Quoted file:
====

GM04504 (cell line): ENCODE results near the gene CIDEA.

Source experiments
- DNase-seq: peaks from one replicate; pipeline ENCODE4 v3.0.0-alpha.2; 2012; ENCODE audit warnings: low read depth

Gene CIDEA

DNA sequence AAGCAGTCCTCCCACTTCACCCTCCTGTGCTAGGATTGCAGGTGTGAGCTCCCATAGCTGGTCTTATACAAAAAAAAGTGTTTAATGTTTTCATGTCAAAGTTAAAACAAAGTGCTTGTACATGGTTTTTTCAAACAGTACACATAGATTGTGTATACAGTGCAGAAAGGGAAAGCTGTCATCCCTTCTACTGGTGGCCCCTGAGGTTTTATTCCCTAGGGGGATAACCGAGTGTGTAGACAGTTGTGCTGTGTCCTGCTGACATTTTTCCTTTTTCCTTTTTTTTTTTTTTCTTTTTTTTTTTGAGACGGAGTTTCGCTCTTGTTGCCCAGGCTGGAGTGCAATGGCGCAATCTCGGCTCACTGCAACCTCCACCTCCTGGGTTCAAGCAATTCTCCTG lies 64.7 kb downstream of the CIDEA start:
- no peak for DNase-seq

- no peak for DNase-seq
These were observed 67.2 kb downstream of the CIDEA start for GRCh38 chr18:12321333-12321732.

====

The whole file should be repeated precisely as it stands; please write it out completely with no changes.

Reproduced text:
GM04504 (cell line): ENCODE results near the gene CIDEA.

Source experiments
- DNase-seq: peaks from one replicate; pipeline ENCODE4 v3.0.0-alpha.2; 2012; ENCODE audit warnings: low read depth

Gene CIDEA

DNA sequence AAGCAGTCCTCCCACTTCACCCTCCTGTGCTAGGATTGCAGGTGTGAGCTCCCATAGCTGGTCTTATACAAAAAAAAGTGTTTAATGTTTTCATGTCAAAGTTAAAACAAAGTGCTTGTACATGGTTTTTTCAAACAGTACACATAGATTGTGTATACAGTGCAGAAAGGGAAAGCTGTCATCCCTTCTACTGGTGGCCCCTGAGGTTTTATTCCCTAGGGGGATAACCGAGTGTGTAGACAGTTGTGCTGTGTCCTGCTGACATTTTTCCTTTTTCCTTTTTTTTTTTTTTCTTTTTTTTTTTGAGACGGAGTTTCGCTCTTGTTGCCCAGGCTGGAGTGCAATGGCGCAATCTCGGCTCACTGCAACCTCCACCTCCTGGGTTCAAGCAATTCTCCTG lies 64.7 kb downstream of the CIDEA start:
- no peak for DNase-seq

- no peak for DNase-seq
These were observed 67.2 kb downstream of the CIDEA start for GRCh38 chr18:12321333-12321732.